The mechanistic/mammalian target of rapamycin complex 1 (mTORC1) integrates multiple signals to regulate critical cellular processes such as mRNA translation, lipid biogenesis, and autophagy. Germline and somatic mutations in mTOR and genes upstream of mTORC1, such as PTEN, TSC1/2, AKT3, PIK3CA, and components of GATOR1 and KICSTOR complexes, are associated with various epileptic disorders. Increased mTORC1 activity is linked to the pathophysiology of epilepsy in both humans and animal models, and mTORC1 inhibition suppresses epileptogenesis in humans with tuberous sclerosis and animal models with elevated mTORC1 activity. However, the role of mTORC1-dependent translation and the neuronal cell types mediating the effect of enhanced mTORC1 activity in seizures remain unknown. The eukaryotic translation initiation factor 4E-binding protein 1 (4E-BP1) and 2 (4E-BP2) are translational repressors downstream of mTORC1. Here we show that the ablation of 4E-BP2, but not 4E-BP1, in mice increases the sensitivity to pentylenetetrazole (PTZ)- and kainic acid (KA)-induced seizures. We demonstrate that the deletion of 4E-BP2 in inhibitory, but not excitatory neurons, causes an increase in the susceptibility to PTZ-induced seizures. Moreover, mice lacking 4E-BP2 in parvalbumin, but not somatostatin or VIP inhibitory neurons exhibit a lowered threshold for seizure induction and reduced number of parvalbumin neurons. A mouse model harboring a human PIK3CA mutation that enhances the activity of the PI3K-AKT pathway (Pik3caH1047R-Pvalb) selectively in parvalbumin neurons shows susceptibility to PTZ-induced seizures. Our data identify 4E-BP2 as a regulator of epileptogenesis and highlight the central role of increased mTORC1-dependent translation in parvalbumin neurons in the pathophysiology of epilepsy.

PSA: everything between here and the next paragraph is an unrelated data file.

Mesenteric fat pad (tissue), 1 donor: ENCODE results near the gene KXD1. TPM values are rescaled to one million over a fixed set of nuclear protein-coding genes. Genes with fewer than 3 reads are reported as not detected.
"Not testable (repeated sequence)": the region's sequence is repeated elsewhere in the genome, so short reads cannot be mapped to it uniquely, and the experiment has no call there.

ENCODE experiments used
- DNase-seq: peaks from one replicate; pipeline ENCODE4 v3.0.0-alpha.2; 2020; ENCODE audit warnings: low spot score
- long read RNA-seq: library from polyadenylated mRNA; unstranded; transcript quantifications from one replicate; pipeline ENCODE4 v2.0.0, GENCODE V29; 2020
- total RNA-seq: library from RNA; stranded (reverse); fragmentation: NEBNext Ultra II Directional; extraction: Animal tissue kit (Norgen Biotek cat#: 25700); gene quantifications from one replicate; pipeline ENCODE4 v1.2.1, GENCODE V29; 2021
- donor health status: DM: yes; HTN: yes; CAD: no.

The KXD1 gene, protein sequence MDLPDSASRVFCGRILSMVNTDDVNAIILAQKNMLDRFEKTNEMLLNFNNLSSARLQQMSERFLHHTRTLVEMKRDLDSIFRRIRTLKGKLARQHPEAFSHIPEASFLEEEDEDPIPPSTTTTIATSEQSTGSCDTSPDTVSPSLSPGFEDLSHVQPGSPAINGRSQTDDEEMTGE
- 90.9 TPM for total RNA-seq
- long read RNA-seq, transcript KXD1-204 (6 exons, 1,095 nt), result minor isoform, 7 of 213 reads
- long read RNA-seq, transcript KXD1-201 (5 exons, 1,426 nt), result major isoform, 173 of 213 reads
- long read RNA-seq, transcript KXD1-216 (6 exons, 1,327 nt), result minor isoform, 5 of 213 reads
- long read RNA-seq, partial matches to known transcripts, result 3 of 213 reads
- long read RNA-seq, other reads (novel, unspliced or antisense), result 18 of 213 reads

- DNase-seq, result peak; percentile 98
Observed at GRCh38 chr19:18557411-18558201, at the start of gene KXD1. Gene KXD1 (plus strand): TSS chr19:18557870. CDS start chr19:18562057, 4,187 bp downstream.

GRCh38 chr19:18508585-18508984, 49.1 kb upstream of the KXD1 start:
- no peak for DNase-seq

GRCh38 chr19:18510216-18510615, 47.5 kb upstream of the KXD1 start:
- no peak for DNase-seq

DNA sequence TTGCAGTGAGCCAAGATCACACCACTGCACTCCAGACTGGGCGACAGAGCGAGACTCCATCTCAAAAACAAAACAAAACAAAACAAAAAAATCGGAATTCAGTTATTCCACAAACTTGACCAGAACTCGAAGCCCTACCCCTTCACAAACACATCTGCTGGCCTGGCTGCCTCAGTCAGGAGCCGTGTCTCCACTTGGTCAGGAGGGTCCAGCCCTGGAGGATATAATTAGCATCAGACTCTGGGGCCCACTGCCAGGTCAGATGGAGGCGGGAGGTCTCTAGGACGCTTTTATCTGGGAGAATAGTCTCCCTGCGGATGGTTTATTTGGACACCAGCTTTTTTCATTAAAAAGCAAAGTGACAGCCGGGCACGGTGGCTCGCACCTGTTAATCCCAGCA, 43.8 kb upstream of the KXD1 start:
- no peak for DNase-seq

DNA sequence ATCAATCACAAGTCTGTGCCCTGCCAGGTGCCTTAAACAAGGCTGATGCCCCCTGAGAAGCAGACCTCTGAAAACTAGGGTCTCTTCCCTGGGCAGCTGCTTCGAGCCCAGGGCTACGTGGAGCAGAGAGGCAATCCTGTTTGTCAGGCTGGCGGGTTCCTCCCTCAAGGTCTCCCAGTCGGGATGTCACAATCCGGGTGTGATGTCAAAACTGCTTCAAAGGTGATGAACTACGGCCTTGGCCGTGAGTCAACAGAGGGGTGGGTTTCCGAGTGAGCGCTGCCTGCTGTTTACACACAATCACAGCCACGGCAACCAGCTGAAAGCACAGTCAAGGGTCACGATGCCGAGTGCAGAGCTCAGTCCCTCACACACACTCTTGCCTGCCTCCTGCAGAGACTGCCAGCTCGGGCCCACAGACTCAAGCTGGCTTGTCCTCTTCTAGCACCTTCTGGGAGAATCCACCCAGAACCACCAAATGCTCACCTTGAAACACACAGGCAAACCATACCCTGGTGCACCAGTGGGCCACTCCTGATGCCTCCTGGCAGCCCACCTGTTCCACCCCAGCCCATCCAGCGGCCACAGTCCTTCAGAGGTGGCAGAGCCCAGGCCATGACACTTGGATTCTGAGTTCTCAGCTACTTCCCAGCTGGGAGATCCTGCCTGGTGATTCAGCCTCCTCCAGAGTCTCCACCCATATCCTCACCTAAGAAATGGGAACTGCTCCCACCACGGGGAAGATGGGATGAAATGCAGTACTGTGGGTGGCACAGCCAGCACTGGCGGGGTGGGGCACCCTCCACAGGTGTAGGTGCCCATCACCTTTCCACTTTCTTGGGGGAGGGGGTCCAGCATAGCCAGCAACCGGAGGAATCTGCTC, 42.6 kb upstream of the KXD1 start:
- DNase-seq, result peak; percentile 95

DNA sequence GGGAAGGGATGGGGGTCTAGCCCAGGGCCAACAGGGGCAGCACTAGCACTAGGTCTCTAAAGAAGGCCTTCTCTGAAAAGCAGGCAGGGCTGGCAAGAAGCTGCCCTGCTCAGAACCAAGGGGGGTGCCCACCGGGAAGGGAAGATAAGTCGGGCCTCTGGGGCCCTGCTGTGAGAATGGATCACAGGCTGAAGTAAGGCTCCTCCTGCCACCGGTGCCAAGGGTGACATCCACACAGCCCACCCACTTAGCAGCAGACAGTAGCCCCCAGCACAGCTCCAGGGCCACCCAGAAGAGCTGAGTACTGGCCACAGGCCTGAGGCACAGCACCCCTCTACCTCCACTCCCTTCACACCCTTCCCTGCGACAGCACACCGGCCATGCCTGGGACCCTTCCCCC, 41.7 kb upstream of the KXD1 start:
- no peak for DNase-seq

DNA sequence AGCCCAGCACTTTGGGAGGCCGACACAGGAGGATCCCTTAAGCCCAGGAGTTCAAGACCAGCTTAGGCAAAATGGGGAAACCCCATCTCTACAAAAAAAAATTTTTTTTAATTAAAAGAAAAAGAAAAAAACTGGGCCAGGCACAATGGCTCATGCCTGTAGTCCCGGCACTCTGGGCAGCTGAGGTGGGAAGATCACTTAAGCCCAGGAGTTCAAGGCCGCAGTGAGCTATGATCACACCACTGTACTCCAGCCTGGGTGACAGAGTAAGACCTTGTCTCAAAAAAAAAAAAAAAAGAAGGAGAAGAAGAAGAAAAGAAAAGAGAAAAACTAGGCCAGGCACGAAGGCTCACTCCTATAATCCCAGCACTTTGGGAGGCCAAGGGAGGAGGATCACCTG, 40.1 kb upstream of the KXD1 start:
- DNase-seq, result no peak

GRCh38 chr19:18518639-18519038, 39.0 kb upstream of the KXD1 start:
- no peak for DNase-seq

|Journal||Proceedings of the National Academy of Sciences of the United States of America|
|State||Published - 13 Apr 2021|
Bibliographical noteFunding Information:
ACKNOWLEDGMENTS. Funding was provided by Canadian Institutes of Health Research (CIHR) Grants FDN-148423 (to N. Sonenberg), PJT-162412 to (A.K.), and MOP130328 (to M.A.). Support to R.S. was provided by Richard and Edith Strauss Postdoctoral Fellowships in Medicine. We thank the N. Sonen-berg laboratory members, specifically I. Harvey, A. Lafrance, A. Sylvestre, and E. Migon, for support with animals and resources. J.-C.L. is supported by CIHR Project Grant PJT-153311 and by the Canada Research Chair in Cellular and Molecular Neurophysiology (CRC-950-231066).
© 2021 National Academy of Sciences. All rights reserved.
- MRNA translation
ASJC Scopus subject areas